New changes coming to LHS next year

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Similar to the LED (a collaborative place for teachers to go to learn more about technology), the Drop-in Lab will be moved to a different room, where it will become a group project area with lots of technology available, such as TVs and Smartboards.

Matt Smith
Similar to the LED (a collaborative place for teachers to go to learn more about technology), the Drop-in Lab will be moved to a different room, where it will become a group project area with lots of technology available, such as TVs and Smartboards.

At the start of the 2018-19 school year, LHS will experience changes within the curriculum and the building itself.

 

Many physical classrooms themselves will change. The PAWS room (007) will be moved and that space will be converted into a casual study center for students. Before and after school, teams and clubs will be able to use the space as well.

This summer, LHS will be modernizing the computer lab in room 122 and the FLEX lab (151) and Drop-in Lab (150) will be changed.

“The DIL and the FLEX rooms are going to be converted into student innovation and collaborative rooms so any teacher can bring any class down to use that room,” said Principal Dr. Thomas Koulentes. “It’s going to have a lot of technology and a lot of comfortable furniture. It’s kinda gonna look like a Google office.”

In addition to the new furniture in the resource centers, there is also some being added in certain classrooms. Dr. Koulentes stated that this furniture will be there to enhance the comfortability of students, which can help improve their academics, too. Some of the furniture will include couches, booth-like seating, high tops, and more modernized seating.

Another improvement will be a new heating and cooling system on the second level to help prevent the extreme temperatures in the upstairs classrooms, according to the school board minutes for the March 24 meeting.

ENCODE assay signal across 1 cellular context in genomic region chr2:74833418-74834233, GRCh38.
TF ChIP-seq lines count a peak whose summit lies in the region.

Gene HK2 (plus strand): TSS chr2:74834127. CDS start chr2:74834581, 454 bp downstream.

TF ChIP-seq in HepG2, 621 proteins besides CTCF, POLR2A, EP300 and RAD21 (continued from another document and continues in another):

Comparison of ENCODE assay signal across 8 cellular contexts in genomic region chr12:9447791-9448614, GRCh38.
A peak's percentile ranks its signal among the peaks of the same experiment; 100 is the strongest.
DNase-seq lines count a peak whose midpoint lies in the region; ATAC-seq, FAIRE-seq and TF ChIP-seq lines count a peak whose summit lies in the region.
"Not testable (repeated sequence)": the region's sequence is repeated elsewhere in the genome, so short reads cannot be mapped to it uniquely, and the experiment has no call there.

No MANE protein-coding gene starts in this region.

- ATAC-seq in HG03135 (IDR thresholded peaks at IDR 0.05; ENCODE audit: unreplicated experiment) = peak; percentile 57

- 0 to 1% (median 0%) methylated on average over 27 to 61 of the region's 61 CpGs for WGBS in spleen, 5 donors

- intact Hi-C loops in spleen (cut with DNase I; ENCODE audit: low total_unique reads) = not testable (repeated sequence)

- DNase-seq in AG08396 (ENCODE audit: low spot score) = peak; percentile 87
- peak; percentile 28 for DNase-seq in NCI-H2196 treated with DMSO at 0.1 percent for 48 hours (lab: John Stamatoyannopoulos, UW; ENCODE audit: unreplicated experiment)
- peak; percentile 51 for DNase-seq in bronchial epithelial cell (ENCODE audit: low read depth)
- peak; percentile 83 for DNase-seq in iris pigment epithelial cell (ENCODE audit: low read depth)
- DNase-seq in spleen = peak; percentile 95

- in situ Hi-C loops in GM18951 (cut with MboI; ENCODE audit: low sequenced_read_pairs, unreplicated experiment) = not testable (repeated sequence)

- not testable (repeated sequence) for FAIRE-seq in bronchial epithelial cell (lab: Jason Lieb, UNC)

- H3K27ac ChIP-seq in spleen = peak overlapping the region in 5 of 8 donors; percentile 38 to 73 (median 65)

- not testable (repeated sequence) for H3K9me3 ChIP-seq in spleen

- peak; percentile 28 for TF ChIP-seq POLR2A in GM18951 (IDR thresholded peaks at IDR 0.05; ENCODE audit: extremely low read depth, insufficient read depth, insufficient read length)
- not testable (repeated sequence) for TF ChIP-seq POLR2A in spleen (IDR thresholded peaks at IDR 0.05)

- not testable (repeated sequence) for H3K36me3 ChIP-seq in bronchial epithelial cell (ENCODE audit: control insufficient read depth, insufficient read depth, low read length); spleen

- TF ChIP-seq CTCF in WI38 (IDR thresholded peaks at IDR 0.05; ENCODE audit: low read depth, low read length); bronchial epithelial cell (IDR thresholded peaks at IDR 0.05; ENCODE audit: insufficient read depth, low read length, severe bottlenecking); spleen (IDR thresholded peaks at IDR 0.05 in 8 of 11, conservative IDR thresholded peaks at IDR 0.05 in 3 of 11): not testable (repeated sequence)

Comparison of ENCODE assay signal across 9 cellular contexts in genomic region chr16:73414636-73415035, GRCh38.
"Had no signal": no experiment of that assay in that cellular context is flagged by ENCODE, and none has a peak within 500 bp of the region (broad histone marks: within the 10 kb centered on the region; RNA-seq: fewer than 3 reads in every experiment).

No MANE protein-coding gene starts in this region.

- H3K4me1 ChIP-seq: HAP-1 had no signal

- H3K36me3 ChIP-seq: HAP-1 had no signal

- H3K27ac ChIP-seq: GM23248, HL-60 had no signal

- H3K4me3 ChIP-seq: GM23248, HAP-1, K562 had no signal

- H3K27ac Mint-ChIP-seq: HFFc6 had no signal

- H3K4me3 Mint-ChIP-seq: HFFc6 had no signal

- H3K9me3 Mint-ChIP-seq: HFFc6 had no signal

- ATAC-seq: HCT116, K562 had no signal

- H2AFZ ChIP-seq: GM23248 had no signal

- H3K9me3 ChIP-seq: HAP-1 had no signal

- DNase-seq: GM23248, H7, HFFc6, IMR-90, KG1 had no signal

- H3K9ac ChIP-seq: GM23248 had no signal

The press box by the football field will also be getting a makeover, with new siding. In the parking lot and some classrooms, new LED lights will be installed as well.

A big change could be the school start time being moved up. The district has recommended a later time for school, but the teacher contract for next school year hasn’t been finalized, which affects if this will be implemented.

The D128 board meeting minutes from the end of March state that “Several important components regarding the recommended schedule are subject to the collective bargaining process, which is currently ongoing. When an agreement is reached, it will become part of the final agreement. The [teacher] Union is a full collaborative partner in this discussion.”

On a curricular level, one change will be the addition of the AP Research class. In the class, students will pick a topic they have an interest in to do a yearlong research project. The project includes a 4,000-to-5,000-word paper and a presentation.

AP Research’s prerequisite is AP Seminar. If students take both AP Research and AP Seminar, they are eligible to receive AP Capstone certification. According to College Board’s website, “AP Capstone™ is a College Board program that equips students with the independent research, collaborative teamwork, and communication skills that are increasingly valued by colleges.”

Another change to the AP courses includes the switch of AP Psychology from being one semester to a full year and AP Macroeconomics being changed into AP Economics. In AP Economics, the class will cover both the AP Macro and Microeconomics material in a yearlong class instead of a semester of AP Macroeconomics.

LHS is also offering blended Algebra Two and Chemistry classes as well as a pilot Rape Aggression Defense training for some sophomore girls in P.E.

The P.E. department will be adding advanced weightlifting and advanced CrossFit due to high demand.

Sophomores will also be able to exempt from P.E. class if they are on any level of LHS athletics next year. In previous years, only seniors and juniors could exempt, but the 2016-17 school year was the first year that upperclassmen could exempt if they were on a JV sport.

“Expanding the opportunity to…sophomores as well would be beneficial. A student-athlete is already getting their physical activity through the sport they are in,” said freshman athlete Morgan Spaulding. “Being in a sport, you have less time to study and do homework outside of school, so when gym is replaced with a study hall, I think that helps out a lot with the balance of school and sports.”

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